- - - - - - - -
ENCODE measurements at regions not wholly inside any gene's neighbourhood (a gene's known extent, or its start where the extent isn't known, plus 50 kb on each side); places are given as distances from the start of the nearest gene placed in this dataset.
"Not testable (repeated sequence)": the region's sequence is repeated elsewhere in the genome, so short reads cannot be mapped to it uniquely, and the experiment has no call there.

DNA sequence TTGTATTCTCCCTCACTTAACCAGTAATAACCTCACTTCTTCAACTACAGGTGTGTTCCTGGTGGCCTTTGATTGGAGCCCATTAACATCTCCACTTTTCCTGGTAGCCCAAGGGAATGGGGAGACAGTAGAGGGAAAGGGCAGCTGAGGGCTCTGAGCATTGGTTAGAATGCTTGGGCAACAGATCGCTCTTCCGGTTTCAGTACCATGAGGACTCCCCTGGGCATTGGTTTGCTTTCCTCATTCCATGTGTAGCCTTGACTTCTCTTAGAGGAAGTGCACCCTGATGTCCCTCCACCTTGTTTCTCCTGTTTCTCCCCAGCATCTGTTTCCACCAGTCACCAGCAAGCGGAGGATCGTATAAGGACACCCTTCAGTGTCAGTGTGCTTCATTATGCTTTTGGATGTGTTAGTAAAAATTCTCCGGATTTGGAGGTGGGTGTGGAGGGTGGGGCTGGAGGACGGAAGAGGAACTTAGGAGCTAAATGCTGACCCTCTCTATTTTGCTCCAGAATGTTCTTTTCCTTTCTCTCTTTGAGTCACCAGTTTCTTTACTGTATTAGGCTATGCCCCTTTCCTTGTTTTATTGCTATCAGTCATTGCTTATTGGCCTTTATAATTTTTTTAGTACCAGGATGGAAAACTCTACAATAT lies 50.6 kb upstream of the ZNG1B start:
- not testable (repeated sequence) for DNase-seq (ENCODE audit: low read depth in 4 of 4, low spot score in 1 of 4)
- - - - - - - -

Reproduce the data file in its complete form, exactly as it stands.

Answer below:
ENCODE measurements at regions not wholly inside any gene's neighbourhood (a gene's known extent, or its start where the extent isn't known, plus 50 kb on each side); places are given as distances from the start of the nearest gene placed in this dataset.
"Not testable (repeated sequence)": the region's sequence is repeated elsewhere in the genome, so short reads cannot be mapped to it uniquely, and the experiment has no call there.

DNA sequence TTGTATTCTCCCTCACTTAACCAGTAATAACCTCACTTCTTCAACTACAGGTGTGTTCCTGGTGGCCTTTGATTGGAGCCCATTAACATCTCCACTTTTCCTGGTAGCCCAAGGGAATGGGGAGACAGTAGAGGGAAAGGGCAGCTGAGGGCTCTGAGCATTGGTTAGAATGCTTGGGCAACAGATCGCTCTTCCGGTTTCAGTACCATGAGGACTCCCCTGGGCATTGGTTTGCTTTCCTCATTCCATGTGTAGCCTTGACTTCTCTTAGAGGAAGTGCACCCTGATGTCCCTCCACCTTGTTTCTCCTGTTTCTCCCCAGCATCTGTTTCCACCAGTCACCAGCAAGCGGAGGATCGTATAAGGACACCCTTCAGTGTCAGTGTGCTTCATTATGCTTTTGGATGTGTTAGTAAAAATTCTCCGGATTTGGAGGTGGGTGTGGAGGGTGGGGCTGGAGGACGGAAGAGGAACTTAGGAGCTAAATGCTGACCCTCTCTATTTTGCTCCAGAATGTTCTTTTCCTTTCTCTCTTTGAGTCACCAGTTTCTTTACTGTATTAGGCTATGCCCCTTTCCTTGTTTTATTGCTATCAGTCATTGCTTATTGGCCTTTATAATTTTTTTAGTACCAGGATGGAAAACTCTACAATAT lies 50.6 kb upstream of the ZNG1B start:
- not testable (repeated sequence) for DNase-seq (ENCODE audit: low read depth in 4 of 4, low spot score in 1 of 4)